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The White House said Monday that President Barack Obama had issued orders to send thousands of additional troops to Afghanistan, relaying his decision to military leaders late Sunday afternoon during a meeting in the Oval Office.

Obama spent Monday telephoning his foreign counterparts — including the leaders of Britain, France and Russia — informing them of details that he will announce in a nationally televised address on Tuesday night from the U.S. Military Academy at West Point, N.Y.

Robert Gibbs, the White House press secretary, declined to say how many additional U.S. troops Obama had approved, but senior administration officials have said that about 30,000 would be sent in phased deployments over the next 12 to 18 months, bringing the total U.S. presence in Afghanistan to around 100,000.

Gibbs told reporters at the White House that Obama would discuss in the speech how he intends to pay for the plan — a major concern of his Democratic base — and will make clear that he has a time frame for winding down the U.S. involvement in the eight-year-old war. “This is not an open-ended commitment,” Gibbs said.

The administration was sending its special representative for Afghanistan and Pakistan, Richard C. Holbrooke, to Brussels on Tuesday to begin briefing NATO and European allies about the policy. He will be joined at NATO on Friday by Secretary of State Hillary Rodham Clinton and Gen. Stanley A. McChrystal, who will brief NATO foreign ministers in his capacity as the top allied commander. While an administration official said Holbrooke would discuss troop requests, he is not expected to make specific requests for nonmilitary aid.

Obama spent much of Monday calling allied leaders. He spoke for 40 minutes with the French president, Nicolas Sarkozy, who signaled that France was not in a position to commit more troops. “He said France would stay at current troop levels for as long as it takes to stabilize Afghanistan,” said an official briefed on the exchange, who spoke on condition of anonymity to describe a private diplomatic exchange. Instead of troops, Sarkozy told Obama that France was putting its focus on a conference in London sponsored by Germany and Britain to rally support for Afghanistan, said officials here and in France.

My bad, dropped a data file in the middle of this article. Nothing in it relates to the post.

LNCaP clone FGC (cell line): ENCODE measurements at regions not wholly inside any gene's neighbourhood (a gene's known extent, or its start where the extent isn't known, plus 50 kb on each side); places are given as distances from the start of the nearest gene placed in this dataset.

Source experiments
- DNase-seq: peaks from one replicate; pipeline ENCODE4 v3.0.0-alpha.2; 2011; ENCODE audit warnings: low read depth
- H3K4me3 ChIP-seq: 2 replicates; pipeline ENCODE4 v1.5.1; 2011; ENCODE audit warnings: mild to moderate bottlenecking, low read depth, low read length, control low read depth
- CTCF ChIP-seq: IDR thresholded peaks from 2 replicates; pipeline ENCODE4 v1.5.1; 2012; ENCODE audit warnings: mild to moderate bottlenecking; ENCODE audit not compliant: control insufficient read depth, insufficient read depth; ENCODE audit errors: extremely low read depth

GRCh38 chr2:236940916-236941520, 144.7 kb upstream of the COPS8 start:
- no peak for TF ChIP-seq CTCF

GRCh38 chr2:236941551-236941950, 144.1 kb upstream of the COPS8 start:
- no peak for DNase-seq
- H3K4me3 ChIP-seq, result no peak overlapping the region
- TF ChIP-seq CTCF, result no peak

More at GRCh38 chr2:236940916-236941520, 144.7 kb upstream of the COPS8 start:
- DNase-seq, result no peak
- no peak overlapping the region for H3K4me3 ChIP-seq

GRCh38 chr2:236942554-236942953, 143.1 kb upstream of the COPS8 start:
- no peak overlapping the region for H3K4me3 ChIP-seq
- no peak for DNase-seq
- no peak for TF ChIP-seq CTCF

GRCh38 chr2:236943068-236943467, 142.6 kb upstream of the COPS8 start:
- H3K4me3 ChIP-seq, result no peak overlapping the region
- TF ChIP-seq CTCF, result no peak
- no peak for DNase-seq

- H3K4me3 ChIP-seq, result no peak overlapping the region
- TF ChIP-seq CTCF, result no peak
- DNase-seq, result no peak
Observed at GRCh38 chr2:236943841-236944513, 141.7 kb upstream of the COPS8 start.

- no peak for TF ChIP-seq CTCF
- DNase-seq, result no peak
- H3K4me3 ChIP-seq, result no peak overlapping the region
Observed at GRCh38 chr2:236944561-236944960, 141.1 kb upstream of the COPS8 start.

The French newspaper Le Monde, citing diplomatic sources, reported Monday that Clinton had asked Sarkozy last week to send an additional 1,500 troops to Afghanistan, to supplement the 3,750 French soldiers and 150 police officers now there.

But the French defense minister, Herve Morin, publicly confirmed the French position on Monday, saying “there is no question for now of raising numbers.”

Prime Minister Gordon Brown of Britain said Monday that Britain would send 500 additional troops to Afghanistan in early December, raising the number of British troops there to 10,000. The announcement was closely coordinated between the governments in London and Washington, the two largest troop providers in the 43-nation coalition fighting in Afghanistan. Brown spoke to Obama by video link after his announcement in the House of Commons.